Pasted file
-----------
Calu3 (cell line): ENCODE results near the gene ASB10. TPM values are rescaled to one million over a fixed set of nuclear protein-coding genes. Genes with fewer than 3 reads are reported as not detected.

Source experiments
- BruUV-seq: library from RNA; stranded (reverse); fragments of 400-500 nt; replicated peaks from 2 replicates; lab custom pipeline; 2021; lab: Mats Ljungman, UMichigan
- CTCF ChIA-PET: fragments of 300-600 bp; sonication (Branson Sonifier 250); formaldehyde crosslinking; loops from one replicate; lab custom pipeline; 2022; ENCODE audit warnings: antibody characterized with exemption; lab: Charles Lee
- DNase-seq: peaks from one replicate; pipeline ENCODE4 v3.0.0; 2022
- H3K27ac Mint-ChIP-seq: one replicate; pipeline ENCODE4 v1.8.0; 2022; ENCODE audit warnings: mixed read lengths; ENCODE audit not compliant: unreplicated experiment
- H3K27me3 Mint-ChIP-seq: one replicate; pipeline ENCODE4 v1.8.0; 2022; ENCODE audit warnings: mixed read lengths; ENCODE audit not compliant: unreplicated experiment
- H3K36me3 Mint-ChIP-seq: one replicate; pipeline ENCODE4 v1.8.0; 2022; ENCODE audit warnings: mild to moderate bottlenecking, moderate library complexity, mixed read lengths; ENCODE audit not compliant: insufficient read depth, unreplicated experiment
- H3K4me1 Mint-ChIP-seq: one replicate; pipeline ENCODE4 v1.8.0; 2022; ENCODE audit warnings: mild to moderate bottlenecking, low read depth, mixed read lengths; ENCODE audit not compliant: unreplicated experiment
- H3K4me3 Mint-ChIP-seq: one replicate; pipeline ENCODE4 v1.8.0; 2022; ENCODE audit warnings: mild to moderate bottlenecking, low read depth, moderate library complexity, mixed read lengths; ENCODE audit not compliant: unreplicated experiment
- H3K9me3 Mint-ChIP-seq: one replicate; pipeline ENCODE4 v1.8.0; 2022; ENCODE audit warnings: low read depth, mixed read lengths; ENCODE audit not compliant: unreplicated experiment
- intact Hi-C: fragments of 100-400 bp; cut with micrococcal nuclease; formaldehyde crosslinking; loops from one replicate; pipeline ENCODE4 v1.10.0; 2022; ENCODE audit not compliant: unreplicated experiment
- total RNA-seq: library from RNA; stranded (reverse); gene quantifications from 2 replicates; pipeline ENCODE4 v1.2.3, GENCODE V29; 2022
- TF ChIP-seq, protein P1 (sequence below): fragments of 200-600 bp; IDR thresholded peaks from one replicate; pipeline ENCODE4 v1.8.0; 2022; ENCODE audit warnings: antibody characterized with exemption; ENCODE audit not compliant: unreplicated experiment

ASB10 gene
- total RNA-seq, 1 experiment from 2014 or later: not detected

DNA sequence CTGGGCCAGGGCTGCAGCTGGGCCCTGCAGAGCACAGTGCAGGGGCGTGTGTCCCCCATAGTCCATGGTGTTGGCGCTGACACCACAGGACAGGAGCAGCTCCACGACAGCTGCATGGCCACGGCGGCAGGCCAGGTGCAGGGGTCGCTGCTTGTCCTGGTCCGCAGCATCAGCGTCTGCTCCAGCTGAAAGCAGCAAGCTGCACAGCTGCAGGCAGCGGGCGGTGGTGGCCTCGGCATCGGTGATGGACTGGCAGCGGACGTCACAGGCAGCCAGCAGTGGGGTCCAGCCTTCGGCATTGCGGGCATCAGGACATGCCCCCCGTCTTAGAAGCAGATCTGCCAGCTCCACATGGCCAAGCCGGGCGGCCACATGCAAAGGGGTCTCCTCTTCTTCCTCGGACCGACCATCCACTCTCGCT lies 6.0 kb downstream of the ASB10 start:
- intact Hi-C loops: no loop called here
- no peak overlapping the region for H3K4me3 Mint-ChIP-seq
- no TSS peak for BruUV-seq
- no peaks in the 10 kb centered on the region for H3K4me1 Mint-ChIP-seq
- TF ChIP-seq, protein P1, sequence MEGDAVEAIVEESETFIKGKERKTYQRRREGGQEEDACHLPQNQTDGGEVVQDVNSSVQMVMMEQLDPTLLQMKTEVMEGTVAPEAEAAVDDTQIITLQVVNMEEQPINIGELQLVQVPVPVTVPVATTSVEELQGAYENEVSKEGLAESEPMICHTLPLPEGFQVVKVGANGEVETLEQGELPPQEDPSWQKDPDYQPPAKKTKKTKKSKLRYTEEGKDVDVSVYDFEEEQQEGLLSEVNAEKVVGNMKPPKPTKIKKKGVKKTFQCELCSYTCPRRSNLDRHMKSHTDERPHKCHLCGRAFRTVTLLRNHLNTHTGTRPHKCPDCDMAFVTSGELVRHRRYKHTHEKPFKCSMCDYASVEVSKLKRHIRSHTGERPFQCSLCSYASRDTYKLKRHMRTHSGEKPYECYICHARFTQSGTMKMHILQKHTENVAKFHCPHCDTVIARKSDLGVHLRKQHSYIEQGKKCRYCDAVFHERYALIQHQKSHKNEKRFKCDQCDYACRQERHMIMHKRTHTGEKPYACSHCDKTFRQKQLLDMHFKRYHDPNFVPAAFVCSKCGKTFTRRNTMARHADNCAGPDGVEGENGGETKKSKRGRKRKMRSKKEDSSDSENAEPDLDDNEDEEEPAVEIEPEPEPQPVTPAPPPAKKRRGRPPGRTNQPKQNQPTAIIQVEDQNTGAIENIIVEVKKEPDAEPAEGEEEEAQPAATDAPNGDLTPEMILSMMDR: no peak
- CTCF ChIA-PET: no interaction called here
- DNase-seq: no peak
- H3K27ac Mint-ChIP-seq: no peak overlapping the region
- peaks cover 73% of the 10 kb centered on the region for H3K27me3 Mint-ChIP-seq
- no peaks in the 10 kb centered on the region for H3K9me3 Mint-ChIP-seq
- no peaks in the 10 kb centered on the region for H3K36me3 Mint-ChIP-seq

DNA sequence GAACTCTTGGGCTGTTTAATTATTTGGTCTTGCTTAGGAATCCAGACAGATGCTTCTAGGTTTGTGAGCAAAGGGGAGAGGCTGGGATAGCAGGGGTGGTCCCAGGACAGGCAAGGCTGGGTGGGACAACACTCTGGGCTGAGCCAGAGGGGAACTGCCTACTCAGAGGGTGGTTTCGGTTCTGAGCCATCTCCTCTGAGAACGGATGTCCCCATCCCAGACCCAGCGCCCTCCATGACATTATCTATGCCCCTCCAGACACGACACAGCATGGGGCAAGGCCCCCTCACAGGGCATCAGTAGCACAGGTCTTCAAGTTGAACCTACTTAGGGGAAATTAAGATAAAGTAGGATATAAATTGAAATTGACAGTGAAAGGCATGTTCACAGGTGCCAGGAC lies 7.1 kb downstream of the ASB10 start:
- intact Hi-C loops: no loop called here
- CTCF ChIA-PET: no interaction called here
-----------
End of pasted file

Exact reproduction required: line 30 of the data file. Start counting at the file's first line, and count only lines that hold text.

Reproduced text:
- intact Hi-C loops: no loop called here